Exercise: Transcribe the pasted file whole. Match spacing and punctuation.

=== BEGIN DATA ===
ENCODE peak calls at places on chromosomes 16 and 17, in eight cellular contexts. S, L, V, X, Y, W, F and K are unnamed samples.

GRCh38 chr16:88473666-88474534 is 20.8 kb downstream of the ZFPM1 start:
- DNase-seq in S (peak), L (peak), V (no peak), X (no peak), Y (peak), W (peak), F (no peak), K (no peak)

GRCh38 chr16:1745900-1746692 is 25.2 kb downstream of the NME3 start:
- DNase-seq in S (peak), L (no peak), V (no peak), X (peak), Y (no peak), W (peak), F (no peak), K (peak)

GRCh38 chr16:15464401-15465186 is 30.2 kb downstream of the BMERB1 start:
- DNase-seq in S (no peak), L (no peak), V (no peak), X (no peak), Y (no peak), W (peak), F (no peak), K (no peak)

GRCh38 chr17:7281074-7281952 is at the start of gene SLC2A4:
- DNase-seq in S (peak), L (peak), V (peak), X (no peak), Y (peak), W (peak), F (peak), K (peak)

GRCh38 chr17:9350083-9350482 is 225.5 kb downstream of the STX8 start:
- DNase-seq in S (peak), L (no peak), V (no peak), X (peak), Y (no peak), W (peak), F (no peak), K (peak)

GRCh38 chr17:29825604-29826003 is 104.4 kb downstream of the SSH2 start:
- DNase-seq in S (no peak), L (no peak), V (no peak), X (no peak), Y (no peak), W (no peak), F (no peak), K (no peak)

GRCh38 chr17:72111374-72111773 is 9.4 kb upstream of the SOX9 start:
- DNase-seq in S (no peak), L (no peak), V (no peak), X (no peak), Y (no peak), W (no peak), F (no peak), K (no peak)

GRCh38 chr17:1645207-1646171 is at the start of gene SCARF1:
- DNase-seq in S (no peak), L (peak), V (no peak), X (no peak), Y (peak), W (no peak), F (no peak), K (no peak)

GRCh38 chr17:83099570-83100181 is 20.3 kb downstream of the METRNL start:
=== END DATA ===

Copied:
ENCODE peak calls at places on chromosomes 16 and 17, in eight cellular contexts. S, L, V, X, Y, W, F and K are unnamed samples.

GRCh38 chr16:88473666-88474534 is 20.8 kb downstream of the ZFPM1 start:
- DNase-seq in S (peak), L (peak), V (no peak), X (no peak), Y (peak), W (peak), F (no peak), K (no peak)

GRCh38 chr16:1745900-1746692 is 25.2 kb downstream of the NME3 start:
- DNase-seq in S (peak), L (no peak), V (no peak), X (peak), Y (no peak), W (peak), F (no peak), K (peak)

GRCh38 chr16:15464401-15465186 is 30.2 kb downstream of the BMERB1 start:
- DNase-seq in S (no peak), L (no peak), V (no peak), X (no peak), Y (no peak), W (peak), F (no peak), K (no peak)

GRCh38 chr17:7281074-7281952 is at the start of gene SLC2A4:
- DNase-seq in S (peak), L (peak), V (peak), X (no peak), Y (peak), W (peak), F (peak), K (peak)

GRCh38 chr17:9350083-9350482 is 225.5 kb downstream of the STX8 start:
- DNase-seq in S (peak), L (no peak), V (no peak), X (peak), Y (no peak), W (peak), F (no peak), K (peak)

GRCh38 chr17:29825604-29826003 is 104.4 kb downstream of the SSH2 start:
- DNase-seq in S (no peak), L (no peak), V (no peak), X (no peak), Y (no peak), W (no peak), F (no peak), K (no peak)

GRCh38 chr17:72111374-72111773 is 9.4 kb upstream of the SOX9 start:
- DNase-seq in S (no peak), L (no peak), V (no peak), X (no peak), Y (no peak), W (no peak), F (no peak), K (no peak)

GRCh38 chr17:1645207-1646171 is at the start of gene SCARF1:
- DNase-seq in S (no peak), L (peak), V (no peak), X (no peak), Y (peak), W (no peak), F (no peak), K (no peak)

GRCh38 chr17:83099570-83100181 is 20.3 kb downstream of the METRNL start: